How Good Are Toy Pianos?

How Good Are Toy Pianos?

How good are toy pianos to get your child started at the piano?

Toy pianos are marketed to toddlers and preschoolers by Schoenhut and Fisher-Price.

There are many more brands, but they all use the same technology, and all sound more or less the same.

Many parents are attracted to them.

They like the look and the size, saying to themselves, “Oh, that would be perfect for my child. It’s so cute!”

But have you ever tried a toy piano?

While they may be cute and fulfill a need for a certain kind of toy and nursery furniture, they may leave much to be desired in terms sound and providing an instrument for musical development.

Let’s see if the advantages of toy pianos outweigh the liabilities.

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I’ve taught children who had toy pianos at first, and there is never any damage done, far from it, if a child plays a toy piano. I think they enjoy it simply because it makes pretty sounds. Anything that interests them in music and piano is good for their intellectual development.

But that is not our point today, but rather to see if there may be an alternative for toddlers that works better in providing a musical instrument adequate for musical development.

First let us enumerate the advantages of toy pianos:

They are attractive and this alone may interest the child in music.

They are inexpensive and portable

They have a standard keyboard setup with groups of two and three black keys.

They are mechanical devices, so you don’t have to worry about electrical connections, outlets and safety issues.

The younger your child, the more appropriate a toy piano may be.

The only real alternative besides a real piano is the electronic music keyboard, such as the inexpensive Casio brands you see for around $99. You see them at Target and Walmart and electronic appliance outlets as such as that.

Here is a comparison of an electronic keyboard versus a toy piano:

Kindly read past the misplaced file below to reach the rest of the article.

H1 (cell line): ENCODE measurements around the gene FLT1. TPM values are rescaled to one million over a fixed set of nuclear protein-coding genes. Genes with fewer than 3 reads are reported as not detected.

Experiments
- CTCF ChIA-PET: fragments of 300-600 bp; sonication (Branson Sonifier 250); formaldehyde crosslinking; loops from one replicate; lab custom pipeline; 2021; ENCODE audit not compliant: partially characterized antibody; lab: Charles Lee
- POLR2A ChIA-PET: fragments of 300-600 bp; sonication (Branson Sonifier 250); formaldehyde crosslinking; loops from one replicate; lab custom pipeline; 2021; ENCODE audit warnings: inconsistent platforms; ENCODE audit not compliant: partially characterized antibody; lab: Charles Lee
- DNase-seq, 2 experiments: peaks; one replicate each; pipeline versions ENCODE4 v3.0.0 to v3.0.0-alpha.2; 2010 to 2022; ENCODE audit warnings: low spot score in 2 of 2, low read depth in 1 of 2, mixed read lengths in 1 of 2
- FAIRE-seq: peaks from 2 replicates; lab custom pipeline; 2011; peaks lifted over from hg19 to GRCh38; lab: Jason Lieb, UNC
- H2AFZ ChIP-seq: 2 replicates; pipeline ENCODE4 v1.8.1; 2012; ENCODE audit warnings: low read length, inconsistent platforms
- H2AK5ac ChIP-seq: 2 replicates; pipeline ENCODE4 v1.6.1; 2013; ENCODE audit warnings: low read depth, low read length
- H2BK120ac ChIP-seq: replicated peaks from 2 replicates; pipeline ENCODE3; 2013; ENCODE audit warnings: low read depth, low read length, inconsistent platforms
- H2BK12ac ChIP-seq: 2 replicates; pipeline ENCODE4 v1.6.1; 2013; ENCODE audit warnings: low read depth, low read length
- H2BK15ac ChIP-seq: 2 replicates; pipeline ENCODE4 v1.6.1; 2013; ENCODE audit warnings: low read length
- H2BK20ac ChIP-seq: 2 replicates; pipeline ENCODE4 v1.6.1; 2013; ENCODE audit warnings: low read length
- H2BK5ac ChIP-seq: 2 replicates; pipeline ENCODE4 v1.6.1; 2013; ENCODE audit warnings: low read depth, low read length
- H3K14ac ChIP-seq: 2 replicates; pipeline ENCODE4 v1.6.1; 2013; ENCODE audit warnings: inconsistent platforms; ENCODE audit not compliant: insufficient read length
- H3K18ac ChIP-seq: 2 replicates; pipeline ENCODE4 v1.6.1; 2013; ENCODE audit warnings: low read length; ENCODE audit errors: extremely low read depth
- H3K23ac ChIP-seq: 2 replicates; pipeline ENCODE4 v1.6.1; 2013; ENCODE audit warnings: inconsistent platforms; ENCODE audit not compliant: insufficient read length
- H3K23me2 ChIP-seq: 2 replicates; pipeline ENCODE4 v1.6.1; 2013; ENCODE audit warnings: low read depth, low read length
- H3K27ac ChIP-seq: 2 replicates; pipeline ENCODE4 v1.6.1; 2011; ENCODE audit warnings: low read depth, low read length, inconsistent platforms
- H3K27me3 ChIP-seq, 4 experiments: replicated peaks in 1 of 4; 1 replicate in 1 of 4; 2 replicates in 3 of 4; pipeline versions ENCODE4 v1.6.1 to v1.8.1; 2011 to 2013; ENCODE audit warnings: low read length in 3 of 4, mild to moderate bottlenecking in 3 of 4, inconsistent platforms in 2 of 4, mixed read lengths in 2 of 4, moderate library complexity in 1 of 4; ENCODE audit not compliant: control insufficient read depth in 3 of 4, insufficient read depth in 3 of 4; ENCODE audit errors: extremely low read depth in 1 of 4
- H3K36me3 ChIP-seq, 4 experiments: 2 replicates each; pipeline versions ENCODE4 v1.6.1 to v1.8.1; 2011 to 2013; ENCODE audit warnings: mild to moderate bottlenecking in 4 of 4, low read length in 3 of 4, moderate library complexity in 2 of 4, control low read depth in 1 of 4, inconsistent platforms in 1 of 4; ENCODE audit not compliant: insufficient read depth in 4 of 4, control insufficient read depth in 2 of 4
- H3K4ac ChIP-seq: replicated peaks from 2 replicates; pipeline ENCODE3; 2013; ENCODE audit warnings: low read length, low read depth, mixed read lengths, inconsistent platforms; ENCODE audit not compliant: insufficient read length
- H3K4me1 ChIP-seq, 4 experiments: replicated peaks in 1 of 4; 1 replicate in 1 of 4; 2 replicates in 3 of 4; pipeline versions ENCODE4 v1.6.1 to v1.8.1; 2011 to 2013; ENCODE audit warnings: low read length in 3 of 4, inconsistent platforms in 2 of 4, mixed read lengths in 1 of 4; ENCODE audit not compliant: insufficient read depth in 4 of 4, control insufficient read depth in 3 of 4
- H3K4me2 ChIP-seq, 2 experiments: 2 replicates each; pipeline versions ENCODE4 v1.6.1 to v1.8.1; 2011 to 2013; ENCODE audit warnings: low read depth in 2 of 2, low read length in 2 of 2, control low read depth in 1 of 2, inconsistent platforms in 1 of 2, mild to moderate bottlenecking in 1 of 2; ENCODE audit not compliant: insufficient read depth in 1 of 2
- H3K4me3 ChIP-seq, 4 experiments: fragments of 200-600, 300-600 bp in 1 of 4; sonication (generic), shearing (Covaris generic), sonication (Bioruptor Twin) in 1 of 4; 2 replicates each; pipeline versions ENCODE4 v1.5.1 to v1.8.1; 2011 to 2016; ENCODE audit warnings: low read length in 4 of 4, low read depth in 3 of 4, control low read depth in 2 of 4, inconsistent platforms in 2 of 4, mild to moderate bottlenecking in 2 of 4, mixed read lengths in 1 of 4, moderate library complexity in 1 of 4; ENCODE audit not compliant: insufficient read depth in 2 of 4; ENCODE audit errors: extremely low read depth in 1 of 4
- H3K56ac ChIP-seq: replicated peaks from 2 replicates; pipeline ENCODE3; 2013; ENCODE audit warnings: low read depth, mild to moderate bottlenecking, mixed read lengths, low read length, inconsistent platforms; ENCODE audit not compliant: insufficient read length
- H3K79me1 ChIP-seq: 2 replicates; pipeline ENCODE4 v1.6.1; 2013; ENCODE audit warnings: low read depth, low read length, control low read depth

Children’s electronic music keyboards have real width keys, ¾ inch wide, while toy pianos often have “mini” keys to accommodate their tiny hands. It may be better to have the child get used to what real piano keys are like. On the other hand, anything that attracts your child to touch a musical keyboard is a good thing, correct width keys or not.

Electronic keyboards make a wide variety of sounds besides the standard piano sound of a toy piano. This may attract your toddler, or may confuse them. More sounds are available on a small keyboard but not usually on a toy piano, although undoubtedly there are products out there called “toy pianos” which make sounds in addition to something piano-like.

Toy pianos produce a sound made on what are usually small bell-like surfaces called “tines.” It sounds more like chimes than a piano. An electronic keyboard’s piano sound is usually very faithful to a real piano sound.

Electronic keyboards must be used with batteries to get around the safety issues of outlets, power cables and connections. Toy pianos usually are mechanical devices that require no power, and therefore have the advantage of safety and convenience.

Whatever choice you make, a toy piano can be a great introduction to music, which will eventually produce many benefits such as increased math scores and better handwriting.

Better to get a toy piano at first and then upgrade than not get started at all. Music skills develop at a very young age.

Copyright 2008 Walden Pond Press

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